Lightning Wallet is autonomous but is does not usually work alone since a special server called Olympus helps it with maintenance tasks.
Note: wallet nethier depends on nor ever shares any personally identifying information with Olympus and is designed to work perfectly fine even when server goes offline for an indeterminate periods of time.
Here is what Olympus server does:
It provides an aggregate fiat prices collected by periodially polling a number of well known exchanges as well as current Bitcoin transaction fee rates which are taken directly from a local full Bitcoin node. Note: wallet caches this data locally so in case of Olympus going offline fiat prices will likely stay relevant for hours and Bitcoin fees never completely lose their relevance at all.
Maintains a list of public Lightning nodes which a wallet uses to open payment channels. Note: Olympus only provides node search results while payment channel opening and management is done by Lightning Wallet in a completely autonomous manner.
Provides partial payment routes by traversing a graph of available payment channels. This relieves wallet of the burden of maintaining such a graph locally which may quickly become computationally infeasible for a phone app but this also introduces privacy implications which need clarifications:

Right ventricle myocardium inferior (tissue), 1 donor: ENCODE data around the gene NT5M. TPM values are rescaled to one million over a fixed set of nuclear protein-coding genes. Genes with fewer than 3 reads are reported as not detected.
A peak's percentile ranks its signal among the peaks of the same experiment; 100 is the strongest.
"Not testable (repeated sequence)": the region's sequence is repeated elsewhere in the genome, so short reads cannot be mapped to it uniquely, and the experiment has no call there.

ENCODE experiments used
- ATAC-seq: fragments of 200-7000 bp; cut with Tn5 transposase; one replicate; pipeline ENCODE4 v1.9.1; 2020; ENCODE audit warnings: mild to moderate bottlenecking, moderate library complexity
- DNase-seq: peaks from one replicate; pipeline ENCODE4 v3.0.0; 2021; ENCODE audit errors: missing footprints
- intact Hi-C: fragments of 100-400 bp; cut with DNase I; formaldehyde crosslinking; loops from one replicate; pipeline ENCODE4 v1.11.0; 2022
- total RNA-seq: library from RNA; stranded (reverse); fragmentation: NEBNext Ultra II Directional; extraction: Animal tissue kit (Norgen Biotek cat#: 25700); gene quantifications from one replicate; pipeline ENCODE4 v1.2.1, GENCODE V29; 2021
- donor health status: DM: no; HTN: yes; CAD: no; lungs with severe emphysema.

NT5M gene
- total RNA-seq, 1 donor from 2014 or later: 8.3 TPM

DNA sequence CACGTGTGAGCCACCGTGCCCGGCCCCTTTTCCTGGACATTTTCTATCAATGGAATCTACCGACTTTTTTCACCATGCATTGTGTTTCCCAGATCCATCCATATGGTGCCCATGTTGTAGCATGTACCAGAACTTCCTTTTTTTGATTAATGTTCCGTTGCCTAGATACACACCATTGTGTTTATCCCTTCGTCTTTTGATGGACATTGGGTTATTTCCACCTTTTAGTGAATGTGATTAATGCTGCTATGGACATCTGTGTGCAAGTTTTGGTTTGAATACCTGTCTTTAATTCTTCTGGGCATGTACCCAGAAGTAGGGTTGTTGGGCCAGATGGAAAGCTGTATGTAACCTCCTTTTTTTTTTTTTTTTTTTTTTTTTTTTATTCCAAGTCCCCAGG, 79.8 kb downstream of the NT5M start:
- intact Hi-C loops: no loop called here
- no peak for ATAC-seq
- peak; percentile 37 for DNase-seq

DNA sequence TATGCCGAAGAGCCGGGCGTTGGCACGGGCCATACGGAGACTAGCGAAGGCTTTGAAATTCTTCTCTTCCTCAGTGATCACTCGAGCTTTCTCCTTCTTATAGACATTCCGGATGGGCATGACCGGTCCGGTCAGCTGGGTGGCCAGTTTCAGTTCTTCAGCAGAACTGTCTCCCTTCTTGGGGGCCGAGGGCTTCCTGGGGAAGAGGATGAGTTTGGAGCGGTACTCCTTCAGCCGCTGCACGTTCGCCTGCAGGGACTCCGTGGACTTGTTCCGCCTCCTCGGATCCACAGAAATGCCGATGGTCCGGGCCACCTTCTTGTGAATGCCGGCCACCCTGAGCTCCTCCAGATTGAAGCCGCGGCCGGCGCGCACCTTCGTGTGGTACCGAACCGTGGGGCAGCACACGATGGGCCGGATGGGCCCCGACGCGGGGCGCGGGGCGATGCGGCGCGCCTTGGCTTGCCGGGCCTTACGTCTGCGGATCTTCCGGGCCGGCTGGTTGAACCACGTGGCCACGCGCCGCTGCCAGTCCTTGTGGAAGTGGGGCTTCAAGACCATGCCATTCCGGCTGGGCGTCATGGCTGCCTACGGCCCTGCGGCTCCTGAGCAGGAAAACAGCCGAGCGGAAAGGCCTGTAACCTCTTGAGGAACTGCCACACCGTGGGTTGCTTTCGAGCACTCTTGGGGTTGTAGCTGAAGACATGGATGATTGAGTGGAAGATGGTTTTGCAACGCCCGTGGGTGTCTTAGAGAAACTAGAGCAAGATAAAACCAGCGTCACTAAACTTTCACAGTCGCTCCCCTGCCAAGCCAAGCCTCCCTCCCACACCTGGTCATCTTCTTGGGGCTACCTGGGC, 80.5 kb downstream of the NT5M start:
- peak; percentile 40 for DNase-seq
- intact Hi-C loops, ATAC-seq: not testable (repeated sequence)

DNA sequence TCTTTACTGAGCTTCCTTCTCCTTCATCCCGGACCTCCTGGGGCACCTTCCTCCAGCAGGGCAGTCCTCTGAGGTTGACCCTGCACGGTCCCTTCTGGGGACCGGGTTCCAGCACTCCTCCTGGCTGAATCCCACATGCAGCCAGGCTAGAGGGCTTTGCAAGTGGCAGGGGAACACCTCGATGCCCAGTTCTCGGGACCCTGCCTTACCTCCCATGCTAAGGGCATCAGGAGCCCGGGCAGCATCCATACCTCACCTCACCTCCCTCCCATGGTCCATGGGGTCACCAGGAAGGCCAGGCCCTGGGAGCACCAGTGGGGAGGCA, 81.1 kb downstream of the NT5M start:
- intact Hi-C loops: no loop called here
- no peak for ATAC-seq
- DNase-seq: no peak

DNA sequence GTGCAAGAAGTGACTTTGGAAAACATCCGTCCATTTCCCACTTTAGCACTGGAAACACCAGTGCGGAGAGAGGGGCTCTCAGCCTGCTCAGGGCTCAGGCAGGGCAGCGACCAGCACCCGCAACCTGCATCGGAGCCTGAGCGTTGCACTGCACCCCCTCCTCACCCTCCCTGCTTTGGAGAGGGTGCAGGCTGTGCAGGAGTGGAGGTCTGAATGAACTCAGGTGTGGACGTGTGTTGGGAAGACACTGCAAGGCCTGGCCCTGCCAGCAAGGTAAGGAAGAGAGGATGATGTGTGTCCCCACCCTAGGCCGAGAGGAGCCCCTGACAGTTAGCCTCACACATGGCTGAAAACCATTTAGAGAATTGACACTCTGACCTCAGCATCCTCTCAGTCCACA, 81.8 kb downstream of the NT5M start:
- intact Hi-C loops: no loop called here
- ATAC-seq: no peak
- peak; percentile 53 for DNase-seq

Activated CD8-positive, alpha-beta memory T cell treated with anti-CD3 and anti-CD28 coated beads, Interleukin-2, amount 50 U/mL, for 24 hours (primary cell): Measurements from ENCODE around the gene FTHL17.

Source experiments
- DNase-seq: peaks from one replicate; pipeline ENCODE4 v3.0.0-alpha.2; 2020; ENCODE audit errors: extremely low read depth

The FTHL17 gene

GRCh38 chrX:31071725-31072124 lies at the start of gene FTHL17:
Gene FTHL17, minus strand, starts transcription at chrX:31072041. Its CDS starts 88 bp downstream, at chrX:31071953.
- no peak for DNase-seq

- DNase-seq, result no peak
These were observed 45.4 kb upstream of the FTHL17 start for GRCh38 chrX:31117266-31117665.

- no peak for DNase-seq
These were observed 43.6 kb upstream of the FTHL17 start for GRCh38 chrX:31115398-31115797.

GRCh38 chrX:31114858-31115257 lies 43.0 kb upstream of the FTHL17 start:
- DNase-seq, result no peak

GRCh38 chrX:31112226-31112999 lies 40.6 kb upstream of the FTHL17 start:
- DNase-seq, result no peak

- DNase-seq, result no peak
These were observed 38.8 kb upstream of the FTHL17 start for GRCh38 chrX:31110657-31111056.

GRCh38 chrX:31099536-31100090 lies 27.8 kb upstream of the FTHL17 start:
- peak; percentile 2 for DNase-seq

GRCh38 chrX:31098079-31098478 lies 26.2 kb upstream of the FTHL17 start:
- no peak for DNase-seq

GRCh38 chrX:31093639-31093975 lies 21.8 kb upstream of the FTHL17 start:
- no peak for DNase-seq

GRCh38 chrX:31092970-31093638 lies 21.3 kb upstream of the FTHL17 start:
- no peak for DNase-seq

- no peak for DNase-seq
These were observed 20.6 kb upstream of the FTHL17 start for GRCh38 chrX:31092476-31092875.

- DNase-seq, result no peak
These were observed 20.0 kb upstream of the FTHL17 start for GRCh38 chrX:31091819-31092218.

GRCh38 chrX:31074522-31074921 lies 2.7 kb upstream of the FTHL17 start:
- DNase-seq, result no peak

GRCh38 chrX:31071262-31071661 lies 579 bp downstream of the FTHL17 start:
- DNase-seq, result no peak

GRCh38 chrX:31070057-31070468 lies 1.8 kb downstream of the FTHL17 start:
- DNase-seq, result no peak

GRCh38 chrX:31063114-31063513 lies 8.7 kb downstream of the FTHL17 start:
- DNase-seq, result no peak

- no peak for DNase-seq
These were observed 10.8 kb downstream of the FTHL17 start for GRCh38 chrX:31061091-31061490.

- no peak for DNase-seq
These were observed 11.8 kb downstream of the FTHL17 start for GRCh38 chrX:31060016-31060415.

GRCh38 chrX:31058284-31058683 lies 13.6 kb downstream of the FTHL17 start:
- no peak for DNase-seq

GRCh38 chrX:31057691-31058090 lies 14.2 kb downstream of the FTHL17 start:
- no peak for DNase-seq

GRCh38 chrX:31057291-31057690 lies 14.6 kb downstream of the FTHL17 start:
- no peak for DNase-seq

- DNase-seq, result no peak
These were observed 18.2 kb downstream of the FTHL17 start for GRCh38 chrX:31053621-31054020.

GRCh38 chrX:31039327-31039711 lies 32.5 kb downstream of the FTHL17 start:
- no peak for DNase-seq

Wallet always asks for a partial route which starts at your peer’s node. This provides a plausible deniability since your peer may have many different wallets connected to it so there is no way for Olympus to tell for sure which exact wallet asks for a route.
Wallet knows when a payment is being sent directly to your peer and does not ask Olympus for a payment route in this special case.
Recipient may insert an assisted route right into it’s payment request and wallet is smart enough to detect and use it. Here is an example: suppose a complete route is
A (you) → B (peer) → C → D → E (payee), in case when payee adds an assisted
D → E route into it’s payment request an Olympus will be asked to provide only
B (peer) → C → D part so it would know neither who is a sender nor who is a receiver here.
Schedules delayed refund Bitcoin transactions which spend funds from a payment channel to your Bitcoin wallet in a case of a forced channel closing. Note: your wallet is capable of spending these transactions all by itself but it’s possible that you lose your phone before a refund time lock is cleared so Olympus acts as a safety belt here. This service also requires one storage token.
There is a default instance of Olympus server which requires storage tokens to store wallet data but it is always possible to set up your own Olympus. Server code and installation manual is available at GitHub repository.
It is possible to configure an Olympus server instance such that it would use your wallet’s Olympus Public Key instead of storage tokens for authentication. A testnet instance of such a server is accessible at
App Menu → Wallet settings → Set Olympus server